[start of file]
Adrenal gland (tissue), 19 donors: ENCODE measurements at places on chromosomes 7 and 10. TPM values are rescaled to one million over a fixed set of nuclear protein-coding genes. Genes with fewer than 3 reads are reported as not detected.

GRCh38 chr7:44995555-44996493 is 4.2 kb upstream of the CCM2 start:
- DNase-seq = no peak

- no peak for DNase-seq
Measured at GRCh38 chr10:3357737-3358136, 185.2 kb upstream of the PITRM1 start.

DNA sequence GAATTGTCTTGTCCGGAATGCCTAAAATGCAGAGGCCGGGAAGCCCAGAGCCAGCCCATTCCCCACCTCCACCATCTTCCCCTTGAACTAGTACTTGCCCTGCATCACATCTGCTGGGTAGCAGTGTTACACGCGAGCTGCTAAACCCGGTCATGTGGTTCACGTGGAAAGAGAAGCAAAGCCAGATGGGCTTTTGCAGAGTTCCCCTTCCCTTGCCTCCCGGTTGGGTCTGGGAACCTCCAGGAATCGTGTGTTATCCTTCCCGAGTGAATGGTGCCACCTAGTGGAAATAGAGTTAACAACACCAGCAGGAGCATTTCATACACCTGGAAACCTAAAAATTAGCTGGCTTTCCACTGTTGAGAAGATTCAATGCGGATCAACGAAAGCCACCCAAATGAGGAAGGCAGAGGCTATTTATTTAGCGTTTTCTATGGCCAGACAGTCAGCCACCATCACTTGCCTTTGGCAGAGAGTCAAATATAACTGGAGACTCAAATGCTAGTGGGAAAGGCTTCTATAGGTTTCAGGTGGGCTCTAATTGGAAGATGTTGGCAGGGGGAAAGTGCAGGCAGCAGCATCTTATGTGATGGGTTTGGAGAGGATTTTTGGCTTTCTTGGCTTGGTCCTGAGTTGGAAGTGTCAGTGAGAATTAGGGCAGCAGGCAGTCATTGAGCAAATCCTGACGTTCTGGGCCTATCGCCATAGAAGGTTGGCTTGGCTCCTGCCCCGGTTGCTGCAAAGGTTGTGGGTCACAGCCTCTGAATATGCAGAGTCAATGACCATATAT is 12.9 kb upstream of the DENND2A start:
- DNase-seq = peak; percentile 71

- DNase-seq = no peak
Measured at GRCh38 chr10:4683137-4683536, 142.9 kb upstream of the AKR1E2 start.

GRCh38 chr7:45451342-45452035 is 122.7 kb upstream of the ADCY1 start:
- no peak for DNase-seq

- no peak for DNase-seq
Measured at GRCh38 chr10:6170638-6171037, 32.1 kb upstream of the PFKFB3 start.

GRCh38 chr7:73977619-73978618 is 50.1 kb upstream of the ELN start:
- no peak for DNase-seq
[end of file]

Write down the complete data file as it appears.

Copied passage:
Adrenal gland (tissue), 19 donors: ENCODE measurements at places on chromosomes 7 and 10. TPM values are rescaled to one million over a fixed set of nuclear protein-coding genes. Genes with fewer than 3 reads are reported as not detected.

GRCh38 chr7:44995555-44996493 is 4.2 kb upstream of the CCM2 start:
- DNase-seq = no peak

- no peak for DNase-seq
Measured at GRCh38 chr10:3357737-3358136, 185.2 kb upstream of the PITRM1 start.

DNA sequence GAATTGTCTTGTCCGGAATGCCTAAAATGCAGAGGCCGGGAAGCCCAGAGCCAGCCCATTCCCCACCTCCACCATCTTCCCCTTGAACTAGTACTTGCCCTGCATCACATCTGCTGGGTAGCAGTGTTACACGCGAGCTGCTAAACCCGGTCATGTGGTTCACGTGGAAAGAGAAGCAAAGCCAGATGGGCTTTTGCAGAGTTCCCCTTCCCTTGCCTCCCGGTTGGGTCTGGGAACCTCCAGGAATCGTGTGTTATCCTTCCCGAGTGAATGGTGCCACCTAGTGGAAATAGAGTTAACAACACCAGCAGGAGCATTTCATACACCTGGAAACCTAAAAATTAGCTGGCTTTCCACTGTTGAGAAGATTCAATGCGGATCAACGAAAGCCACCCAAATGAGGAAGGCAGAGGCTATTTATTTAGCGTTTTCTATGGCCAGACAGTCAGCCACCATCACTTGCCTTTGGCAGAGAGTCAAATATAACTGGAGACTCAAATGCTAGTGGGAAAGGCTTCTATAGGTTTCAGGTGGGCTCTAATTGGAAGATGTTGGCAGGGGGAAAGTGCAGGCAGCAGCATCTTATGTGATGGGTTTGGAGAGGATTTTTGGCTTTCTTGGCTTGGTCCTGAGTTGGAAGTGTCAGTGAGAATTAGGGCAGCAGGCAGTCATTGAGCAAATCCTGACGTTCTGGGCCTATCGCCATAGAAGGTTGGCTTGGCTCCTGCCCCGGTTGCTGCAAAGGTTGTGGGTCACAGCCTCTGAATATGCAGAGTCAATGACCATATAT is 12.9 kb upstream of the DENND2A start:
- DNase-seq = peak; percentile 71

- DNase-seq = no peak
Measured at GRCh38 chr10:4683137-4683536, 142.9 kb upstream of the AKR1E2 start.

GRCh38 chr7:45451342-45452035 is 122.7 kb upstream of the ADCY1 start:
- no peak for DNase-seq

- no peak for DNase-seq
Measured at GRCh38 chr10:6170638-6171037, 32.1 kb upstream of the PFKFB3 start.

GRCh38 chr7:73977619-73978618 is 50.1 kb upstream of the ELN start:
- no peak for DNase-seq